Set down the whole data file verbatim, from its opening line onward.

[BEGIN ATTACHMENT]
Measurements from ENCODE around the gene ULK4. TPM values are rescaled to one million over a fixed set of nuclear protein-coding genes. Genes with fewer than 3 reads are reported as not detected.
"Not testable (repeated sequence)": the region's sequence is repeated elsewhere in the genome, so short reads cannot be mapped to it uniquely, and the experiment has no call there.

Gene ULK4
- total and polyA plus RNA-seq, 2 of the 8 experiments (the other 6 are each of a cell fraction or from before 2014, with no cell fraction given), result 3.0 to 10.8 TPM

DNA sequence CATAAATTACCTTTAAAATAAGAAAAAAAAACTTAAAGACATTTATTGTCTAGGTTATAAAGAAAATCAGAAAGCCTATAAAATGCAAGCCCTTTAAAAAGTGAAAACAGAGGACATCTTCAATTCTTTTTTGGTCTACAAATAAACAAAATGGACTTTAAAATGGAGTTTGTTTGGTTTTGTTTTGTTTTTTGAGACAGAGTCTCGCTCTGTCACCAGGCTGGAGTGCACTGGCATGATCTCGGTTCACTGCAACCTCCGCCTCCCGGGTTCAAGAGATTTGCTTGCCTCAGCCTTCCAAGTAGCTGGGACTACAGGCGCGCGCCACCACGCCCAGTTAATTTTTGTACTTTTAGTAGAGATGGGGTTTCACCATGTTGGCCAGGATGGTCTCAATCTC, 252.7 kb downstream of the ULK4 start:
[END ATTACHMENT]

Measurements from ENCODE around the gene ULK4. TPM values are rescaled to one million over a fixed set of nuclear protein-coding genes. Genes with fewer than 3 reads are reported as not detected.
"Not testable (repeated sequence)": the region's sequence is repeated elsewhere in the genome, so short reads cannot be mapped to it uniquely, and the experiment has no call there.

Gene ULK4
- total and polyA plus RNA-seq, 2 of the 8 experiments (the other 6 are each of a cell fraction or from before 2014, with no cell fraction given), result 3.0 to 10.8 TPM

DNA sequence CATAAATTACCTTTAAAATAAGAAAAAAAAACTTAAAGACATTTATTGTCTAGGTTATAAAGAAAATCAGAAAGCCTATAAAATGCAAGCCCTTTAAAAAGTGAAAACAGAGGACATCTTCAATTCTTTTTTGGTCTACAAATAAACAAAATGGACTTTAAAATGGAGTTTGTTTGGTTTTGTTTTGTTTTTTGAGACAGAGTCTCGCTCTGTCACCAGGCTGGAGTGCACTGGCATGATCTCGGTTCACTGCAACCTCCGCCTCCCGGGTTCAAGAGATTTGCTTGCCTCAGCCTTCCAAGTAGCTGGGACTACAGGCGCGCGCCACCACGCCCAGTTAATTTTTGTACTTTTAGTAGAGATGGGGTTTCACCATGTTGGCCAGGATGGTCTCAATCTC, 252.7 kb downstream of the ULK4 start: